(I haven’t nuked my Facebook account–still on the fence about that–but I’ve removed most of my personal information from there.)

So, aside from the blogosphere, where am I hanging out these days online? Believe it or not, Twitter, where I’m First Things; you can find me here. I’ve been active there only for a couple of weeks now, and so far it’s been…interesting. More on that later, though.


*What a lame name. Seriously, Steve Jobs: Apple has excelled in the design and marketing department for some time now. This was the best you guys could come up with?


Seasonally appropriate

With Thanksgiving just around the corner, I find myself with more reason than usual to be grateful this year.

Last month I won a contest, and my prize was some amazing artwork done by my friend Bethany. She’d held the contest to launch a new website and business venture: a design collaboration with her friend Melanie.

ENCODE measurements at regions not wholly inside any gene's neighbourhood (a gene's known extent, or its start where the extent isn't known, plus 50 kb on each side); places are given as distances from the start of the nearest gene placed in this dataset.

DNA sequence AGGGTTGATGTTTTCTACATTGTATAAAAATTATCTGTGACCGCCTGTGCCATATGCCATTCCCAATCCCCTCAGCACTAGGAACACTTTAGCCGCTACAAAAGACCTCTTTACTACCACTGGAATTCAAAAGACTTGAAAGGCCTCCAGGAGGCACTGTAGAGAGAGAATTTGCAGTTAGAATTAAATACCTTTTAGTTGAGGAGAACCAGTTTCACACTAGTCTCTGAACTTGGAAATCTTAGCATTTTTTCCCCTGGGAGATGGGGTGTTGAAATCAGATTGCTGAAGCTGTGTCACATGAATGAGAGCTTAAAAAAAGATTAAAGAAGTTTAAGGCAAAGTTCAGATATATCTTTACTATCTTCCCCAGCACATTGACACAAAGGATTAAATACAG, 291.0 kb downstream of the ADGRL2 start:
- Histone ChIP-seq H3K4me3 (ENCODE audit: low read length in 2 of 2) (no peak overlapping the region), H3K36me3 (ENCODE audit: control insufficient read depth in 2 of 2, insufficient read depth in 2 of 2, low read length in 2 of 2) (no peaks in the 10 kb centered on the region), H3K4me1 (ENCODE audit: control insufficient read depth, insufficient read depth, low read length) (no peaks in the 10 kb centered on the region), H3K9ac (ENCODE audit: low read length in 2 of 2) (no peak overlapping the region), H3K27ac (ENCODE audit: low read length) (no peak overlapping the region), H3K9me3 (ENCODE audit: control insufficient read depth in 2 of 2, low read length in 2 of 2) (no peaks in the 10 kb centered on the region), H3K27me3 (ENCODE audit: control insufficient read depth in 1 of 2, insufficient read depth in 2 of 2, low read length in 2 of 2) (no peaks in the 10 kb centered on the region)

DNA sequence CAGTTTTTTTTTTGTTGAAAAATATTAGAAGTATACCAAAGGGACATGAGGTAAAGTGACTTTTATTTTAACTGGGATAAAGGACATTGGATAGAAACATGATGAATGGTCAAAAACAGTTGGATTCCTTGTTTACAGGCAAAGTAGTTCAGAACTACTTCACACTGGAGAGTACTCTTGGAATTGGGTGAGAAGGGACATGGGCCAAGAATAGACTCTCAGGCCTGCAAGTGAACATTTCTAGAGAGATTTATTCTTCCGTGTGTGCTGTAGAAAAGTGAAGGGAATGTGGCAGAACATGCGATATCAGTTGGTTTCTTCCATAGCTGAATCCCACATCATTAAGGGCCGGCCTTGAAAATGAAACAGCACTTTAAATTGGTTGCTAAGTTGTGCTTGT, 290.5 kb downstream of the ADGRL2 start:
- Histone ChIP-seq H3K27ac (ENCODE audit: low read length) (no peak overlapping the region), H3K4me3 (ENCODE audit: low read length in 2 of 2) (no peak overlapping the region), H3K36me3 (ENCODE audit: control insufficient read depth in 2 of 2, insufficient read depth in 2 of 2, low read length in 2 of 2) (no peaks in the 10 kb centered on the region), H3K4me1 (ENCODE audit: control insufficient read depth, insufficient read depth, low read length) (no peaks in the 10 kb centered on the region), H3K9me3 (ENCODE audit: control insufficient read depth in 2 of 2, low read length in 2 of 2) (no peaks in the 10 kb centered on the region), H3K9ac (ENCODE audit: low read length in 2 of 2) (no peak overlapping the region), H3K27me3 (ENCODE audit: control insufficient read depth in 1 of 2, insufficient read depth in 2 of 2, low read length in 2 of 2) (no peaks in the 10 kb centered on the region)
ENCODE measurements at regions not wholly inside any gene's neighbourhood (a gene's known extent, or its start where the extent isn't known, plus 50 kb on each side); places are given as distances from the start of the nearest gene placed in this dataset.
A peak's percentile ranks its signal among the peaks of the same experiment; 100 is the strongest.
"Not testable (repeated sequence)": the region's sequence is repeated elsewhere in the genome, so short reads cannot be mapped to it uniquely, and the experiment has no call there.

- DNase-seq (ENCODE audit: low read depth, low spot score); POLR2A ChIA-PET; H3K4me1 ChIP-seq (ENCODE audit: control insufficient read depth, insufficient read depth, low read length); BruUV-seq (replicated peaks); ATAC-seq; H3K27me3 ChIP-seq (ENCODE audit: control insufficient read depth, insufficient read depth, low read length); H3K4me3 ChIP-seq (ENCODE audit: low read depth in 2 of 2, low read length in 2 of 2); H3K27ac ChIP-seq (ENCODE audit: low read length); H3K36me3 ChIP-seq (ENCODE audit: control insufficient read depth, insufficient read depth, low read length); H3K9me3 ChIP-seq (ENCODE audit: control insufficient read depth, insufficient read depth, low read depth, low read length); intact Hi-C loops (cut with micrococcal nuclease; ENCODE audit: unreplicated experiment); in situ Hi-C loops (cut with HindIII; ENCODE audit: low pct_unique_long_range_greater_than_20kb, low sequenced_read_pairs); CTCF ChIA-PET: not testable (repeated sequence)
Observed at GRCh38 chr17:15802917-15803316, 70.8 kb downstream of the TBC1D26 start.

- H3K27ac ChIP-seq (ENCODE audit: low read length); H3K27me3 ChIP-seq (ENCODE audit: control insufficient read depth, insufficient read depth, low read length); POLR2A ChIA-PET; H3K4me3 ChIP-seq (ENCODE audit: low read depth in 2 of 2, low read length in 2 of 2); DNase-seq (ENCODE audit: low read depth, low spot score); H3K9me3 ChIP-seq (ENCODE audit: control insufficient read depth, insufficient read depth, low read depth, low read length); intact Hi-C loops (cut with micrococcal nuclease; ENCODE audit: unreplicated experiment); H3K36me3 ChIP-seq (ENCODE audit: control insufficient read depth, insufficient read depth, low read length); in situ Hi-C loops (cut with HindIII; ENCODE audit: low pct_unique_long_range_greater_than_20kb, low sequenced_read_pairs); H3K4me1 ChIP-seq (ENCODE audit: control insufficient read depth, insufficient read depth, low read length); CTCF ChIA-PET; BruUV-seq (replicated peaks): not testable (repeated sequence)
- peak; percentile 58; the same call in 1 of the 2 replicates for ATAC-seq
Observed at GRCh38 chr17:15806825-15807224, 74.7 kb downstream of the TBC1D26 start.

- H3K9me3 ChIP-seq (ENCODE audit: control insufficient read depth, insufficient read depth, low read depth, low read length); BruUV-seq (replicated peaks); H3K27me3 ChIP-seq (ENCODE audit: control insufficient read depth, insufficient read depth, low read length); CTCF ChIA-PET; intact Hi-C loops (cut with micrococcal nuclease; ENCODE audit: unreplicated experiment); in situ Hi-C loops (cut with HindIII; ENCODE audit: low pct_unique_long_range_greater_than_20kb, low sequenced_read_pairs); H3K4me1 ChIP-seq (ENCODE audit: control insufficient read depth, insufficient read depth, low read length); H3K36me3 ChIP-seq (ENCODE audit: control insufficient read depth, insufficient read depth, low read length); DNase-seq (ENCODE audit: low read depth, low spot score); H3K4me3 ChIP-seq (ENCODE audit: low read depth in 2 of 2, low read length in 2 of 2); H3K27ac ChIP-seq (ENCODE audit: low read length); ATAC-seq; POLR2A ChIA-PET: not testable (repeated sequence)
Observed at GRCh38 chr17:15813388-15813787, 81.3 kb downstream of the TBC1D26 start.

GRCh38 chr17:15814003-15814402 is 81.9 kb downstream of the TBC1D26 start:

At the time Bethany mentioned that there was a second part to the prize, which I’d receive later. I filed this info in the back of my mind…where it promptly got lost until earlier this week, when another package arrived in the mail from her. This one contained two sets of their just-printed-so-I’m-amazed-the-ink-wasn’t-still-wet holiday cards. I’ve been on Bethany’s holiday-card list for a couple of years, and it’s always a delight to see each year’s design. Now I have my own to send out! I tried taking photos of them but couldn’t get a decent picture. So go take a look at them on their Etsy page (which is where you should be going anyway, so you can buy some for yourself).